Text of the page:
The GKI Revitalisation Plan need not be the enemy project of the CCC and need not be the enemy of conservationists. Rather it should be a wonderful opportunity to showcase to the rest of Australia that Central Queensland is leading the country in environmentally sustainable development.

If this project falls over as a result of the CCC’s public fear campaign, think of what will become of the island:

Lot 21 will become another area that lacks public funding, the weeds will continue and the public access tracks will not be maintained;

There will be no safe marine facility or floating jetty to Fisherman’s Beach. So the boats will continue to anchor uncontrolled around the island, they will continue to discharge sewage into Keppel Bay and the elderly and disabled will continue to be deterred from accessing the island;

A hotel operator will struggle, as did Tower, from attracting the family market due to the poor access and lack of facilities to compete with other resorts. It would then be likely that the existing resort would be cheaply refurbished and aim to attract the backpackers market similar to Airlie Beach and Cairns;

Families of Central Queensland would continue to travel to places like Bali and Fiji for their island holidays;

There would be no research centre on the island, no police service and no rescue service;

Central Queensland will miss out on 1400 jobs and hundreds of small business opportunities; and

The Capricorn Coast will miss out on its opportunity to create a genuine tourism industry.

In response to the specific issues identified by Ms Jones last week, I note the following:

1. Lot 21 being “Public Land” – as Ms Jones is very well aware, Lot 21 is a “privately” leased land parcel and has continued to be “privately” leased for over 150 years. Lot 21 was originally leased as a sheep farm back in 1860 which resulted in a large area of this land being cleared. Ms Jones is also very aware that Keppel Haven and the GKI Holiday Village are located on leasehold land. Most of the island resorts throughout Queensland are situated on leasehold land. In fact, almost two thirds of the entire state of Queensland is leasehold land. To try and build an argument that because Lot 21 is leasehold land that it should not be permitted to be developed upon is at complete odds with the entire land tenure system in Queensland.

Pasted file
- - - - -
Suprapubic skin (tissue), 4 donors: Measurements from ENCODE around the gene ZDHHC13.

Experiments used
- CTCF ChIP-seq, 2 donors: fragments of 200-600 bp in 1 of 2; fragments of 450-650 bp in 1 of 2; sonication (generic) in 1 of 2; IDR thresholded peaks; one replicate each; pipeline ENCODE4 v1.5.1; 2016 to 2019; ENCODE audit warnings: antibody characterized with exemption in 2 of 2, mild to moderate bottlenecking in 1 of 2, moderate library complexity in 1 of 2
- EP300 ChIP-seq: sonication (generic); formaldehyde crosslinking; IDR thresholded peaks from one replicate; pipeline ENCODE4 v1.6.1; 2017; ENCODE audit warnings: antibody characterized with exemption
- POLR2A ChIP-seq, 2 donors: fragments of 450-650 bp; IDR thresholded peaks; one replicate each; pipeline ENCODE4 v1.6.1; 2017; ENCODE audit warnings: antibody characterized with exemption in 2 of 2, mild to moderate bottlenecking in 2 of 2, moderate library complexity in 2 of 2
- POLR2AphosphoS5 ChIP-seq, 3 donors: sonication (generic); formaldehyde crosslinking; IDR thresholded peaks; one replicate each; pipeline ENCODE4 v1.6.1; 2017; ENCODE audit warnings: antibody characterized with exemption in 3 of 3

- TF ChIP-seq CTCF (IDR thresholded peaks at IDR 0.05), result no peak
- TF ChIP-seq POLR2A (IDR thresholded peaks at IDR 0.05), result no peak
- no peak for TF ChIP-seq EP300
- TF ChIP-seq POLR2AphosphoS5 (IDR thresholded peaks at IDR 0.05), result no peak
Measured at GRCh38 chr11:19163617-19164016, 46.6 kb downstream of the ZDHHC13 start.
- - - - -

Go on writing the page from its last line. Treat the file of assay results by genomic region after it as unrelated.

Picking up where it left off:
The Lot 21 lease does have a condition stating that public access must be maintained. Tower Holdings has NEVER sought to convert this leasehold land into freehold land and has NEVER sought to restrict public access over it. In fact, we believe that the current proposal will significantly improve the public access over Lot 21 and make it accessible for the very first time to ALL of the public.

2. Weeds on Lot 21 – The weeds on Lot 21 have been present for over 100 years and Tower only took over the lease in 2007. To eradicate the weeds properly, we have proposed that as part of the overall GKI Revitalisation Plan, that we implement a land management plan which is currently being prepared by environmental specialists. This process of dealing with the weeds will cost millions of dollars and take many years of hard work. Tower Holdings is prepared to do this and have indicated to the CCC and other groups that we would like their input into this process as Ms Jones is well aware of this fact.